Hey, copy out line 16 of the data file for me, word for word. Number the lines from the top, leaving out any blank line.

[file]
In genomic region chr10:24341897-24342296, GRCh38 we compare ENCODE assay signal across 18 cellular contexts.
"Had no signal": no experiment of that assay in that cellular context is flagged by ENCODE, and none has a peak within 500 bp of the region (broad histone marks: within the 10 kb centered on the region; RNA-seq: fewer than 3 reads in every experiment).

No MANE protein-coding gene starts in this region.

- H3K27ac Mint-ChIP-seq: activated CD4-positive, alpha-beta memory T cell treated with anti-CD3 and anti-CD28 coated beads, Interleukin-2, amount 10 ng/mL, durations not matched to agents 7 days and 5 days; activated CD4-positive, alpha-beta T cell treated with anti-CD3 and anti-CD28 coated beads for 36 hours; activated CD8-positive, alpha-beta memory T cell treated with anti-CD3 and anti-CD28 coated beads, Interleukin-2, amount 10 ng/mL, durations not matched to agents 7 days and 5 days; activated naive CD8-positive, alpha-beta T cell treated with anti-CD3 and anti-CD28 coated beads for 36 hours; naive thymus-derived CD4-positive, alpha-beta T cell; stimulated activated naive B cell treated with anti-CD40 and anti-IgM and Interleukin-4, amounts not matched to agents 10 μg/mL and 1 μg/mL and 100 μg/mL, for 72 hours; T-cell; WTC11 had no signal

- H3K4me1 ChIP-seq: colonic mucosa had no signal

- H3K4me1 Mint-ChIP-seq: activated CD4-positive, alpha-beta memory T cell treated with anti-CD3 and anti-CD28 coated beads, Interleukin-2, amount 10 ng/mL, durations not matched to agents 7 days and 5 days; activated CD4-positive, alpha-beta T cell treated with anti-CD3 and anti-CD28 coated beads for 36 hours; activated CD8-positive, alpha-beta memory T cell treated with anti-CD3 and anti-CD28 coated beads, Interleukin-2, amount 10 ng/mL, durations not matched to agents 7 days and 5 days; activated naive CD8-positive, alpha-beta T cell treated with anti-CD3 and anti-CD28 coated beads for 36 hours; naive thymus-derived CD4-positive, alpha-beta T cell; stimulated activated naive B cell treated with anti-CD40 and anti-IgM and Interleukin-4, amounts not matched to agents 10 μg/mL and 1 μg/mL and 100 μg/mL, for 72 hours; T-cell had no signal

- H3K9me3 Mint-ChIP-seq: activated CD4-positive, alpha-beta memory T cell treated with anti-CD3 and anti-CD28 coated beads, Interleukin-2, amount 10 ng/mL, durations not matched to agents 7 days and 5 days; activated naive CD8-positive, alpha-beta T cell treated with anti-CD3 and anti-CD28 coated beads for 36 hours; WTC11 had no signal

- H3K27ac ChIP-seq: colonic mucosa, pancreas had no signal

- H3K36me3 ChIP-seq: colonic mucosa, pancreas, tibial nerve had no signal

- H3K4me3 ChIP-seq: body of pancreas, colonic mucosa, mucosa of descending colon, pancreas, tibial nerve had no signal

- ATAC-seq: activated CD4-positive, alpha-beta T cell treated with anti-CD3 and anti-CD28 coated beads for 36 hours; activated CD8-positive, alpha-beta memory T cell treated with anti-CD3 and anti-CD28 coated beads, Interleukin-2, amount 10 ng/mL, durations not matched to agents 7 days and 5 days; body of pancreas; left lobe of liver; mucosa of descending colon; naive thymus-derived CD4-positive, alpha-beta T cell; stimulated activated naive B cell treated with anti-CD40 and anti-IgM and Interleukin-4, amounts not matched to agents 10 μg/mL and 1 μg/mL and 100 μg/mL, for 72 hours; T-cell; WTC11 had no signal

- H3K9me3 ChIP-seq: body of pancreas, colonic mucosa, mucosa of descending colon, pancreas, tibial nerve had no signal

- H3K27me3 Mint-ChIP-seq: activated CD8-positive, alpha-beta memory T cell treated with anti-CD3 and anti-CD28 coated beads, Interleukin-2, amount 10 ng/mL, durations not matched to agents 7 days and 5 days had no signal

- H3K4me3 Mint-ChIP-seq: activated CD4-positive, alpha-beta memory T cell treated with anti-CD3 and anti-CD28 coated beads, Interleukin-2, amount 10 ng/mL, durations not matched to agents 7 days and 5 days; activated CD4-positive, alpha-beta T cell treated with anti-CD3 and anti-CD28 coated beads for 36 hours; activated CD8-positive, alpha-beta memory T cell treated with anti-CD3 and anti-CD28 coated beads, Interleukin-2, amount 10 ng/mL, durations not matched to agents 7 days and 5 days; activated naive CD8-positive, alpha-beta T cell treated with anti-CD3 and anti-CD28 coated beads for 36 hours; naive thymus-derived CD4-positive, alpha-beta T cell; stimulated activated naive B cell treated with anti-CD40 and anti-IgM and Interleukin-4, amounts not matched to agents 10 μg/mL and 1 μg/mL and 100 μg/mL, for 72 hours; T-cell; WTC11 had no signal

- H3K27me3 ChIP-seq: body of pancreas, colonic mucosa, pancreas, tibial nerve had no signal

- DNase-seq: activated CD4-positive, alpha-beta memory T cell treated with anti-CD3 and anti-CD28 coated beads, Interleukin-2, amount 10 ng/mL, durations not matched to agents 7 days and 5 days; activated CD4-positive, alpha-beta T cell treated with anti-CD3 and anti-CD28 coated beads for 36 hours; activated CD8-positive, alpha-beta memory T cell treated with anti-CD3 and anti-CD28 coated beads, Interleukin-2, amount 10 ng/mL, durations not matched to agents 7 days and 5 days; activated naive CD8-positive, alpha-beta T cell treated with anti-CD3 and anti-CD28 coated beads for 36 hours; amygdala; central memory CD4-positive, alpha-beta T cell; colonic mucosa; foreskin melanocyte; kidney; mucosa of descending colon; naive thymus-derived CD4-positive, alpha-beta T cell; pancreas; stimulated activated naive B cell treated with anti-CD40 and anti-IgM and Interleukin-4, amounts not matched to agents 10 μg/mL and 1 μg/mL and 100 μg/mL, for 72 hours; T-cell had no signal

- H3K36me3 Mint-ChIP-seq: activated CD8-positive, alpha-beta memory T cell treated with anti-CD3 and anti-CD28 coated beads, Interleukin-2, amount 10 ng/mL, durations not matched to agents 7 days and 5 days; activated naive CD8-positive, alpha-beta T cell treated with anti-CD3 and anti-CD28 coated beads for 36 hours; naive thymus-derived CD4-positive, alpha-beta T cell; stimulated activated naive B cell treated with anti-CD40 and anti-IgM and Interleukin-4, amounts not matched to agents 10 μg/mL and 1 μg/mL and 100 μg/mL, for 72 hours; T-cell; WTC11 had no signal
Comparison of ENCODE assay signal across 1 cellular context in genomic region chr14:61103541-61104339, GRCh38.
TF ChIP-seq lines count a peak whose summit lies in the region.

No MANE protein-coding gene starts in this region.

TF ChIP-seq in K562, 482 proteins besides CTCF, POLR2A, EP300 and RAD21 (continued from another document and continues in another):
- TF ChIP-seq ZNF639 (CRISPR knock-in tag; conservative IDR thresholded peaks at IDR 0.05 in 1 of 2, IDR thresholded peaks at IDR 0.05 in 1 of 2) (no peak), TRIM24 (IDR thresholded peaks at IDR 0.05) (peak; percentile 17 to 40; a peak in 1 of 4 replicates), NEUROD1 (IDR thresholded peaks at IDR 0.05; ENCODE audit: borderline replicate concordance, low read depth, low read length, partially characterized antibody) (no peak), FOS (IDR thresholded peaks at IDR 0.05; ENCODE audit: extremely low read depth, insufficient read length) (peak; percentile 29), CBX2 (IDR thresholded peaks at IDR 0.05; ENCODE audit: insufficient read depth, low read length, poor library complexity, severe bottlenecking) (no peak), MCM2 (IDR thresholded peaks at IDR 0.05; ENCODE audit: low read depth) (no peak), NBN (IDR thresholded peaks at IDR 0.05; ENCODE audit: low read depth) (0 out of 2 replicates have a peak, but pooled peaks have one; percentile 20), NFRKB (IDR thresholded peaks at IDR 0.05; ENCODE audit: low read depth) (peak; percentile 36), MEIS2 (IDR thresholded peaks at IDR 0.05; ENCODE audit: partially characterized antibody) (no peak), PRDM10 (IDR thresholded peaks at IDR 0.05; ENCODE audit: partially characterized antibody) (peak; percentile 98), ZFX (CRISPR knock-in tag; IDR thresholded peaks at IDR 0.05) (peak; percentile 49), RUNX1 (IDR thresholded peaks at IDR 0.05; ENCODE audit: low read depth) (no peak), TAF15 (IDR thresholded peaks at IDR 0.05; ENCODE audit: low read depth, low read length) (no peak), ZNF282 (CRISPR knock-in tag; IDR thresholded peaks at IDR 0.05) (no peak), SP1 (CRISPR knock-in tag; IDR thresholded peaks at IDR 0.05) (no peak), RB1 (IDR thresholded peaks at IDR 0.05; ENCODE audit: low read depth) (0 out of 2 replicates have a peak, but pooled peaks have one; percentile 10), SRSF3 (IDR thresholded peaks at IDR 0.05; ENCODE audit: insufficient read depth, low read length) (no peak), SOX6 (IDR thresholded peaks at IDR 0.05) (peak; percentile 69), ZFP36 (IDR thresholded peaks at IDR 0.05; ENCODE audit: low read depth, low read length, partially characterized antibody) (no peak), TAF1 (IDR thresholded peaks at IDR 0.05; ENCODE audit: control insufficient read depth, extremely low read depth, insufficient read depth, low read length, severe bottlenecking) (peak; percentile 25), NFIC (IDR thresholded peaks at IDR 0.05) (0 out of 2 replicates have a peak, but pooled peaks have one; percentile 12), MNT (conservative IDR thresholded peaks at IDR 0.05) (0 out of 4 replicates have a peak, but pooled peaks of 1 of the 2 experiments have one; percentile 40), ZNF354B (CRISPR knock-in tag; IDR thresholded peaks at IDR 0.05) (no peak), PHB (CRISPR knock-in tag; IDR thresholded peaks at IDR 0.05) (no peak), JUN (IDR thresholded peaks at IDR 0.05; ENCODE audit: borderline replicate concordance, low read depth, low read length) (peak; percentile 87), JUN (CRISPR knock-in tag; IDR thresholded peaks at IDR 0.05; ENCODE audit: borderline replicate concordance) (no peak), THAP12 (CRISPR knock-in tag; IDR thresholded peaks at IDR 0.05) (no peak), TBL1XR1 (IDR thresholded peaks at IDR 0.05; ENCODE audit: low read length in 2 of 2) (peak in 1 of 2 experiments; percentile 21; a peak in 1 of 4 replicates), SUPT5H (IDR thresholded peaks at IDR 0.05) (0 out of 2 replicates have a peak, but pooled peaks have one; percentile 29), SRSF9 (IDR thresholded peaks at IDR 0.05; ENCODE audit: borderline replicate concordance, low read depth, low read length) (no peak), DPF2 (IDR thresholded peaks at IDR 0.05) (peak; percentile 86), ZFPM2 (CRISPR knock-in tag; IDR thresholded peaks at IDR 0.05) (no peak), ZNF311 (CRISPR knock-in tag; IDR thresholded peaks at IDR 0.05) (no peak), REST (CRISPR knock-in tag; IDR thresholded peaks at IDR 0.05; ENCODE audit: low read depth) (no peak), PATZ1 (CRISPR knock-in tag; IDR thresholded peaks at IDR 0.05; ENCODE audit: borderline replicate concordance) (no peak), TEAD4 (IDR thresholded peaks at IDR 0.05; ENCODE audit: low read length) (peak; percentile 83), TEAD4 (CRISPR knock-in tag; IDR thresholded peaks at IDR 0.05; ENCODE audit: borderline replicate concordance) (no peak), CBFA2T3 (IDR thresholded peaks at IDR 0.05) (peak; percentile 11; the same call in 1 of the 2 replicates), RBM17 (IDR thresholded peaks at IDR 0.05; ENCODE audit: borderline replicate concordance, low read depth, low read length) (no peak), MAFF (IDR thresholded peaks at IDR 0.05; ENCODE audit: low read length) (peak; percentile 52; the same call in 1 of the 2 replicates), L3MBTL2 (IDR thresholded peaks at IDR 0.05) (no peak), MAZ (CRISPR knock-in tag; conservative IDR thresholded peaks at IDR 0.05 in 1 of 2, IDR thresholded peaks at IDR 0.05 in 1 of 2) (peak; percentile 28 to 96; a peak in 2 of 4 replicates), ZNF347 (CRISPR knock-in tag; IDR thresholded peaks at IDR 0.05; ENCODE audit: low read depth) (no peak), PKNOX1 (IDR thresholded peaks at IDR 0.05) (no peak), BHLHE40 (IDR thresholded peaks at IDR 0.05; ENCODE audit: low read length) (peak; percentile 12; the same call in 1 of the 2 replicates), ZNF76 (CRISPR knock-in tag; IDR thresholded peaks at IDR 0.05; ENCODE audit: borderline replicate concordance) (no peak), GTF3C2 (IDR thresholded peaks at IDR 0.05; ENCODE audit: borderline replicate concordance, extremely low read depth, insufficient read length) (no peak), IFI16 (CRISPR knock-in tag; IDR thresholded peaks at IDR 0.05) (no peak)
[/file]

- DNase-seq: activated CD4-positive, alpha-beta memory T cell treated with anti-CD3 and anti-CD28 coated beads, Interleukin-2, amount 10 ng/mL, durations not matched to agents 7 days and 5 days; activated CD4-positive, alpha-beta T cell treated with anti-CD3 and anti-CD28 coated beads for 36 hours; activated CD8-positive, alpha-beta memory T cell treated with anti-CD3 and anti-CD28 coated beads, Interleukin-2, amount 10 ng/mL, durations not matched to agents 7 days and 5 days; activated naive CD8-positive, alpha-beta T cell treated with anti-CD3 and anti-CD28 coated beads for 36 hours; amygdala; central memory CD4-positive, alpha-beta T cell; colonic mucosa; foreskin melanocyte; kidney; mucosa of descending colon; naive thymus-derived CD4-positive, alpha-beta T cell; pancreas; stimulated activated naive B cell treated with anti-CD40 and anti-IgM and Interleukin-4, amounts not matched to agents 10 μg/mL and 1 μg/mL and 100 μg/mL, for 72 hours; T-cell had no signal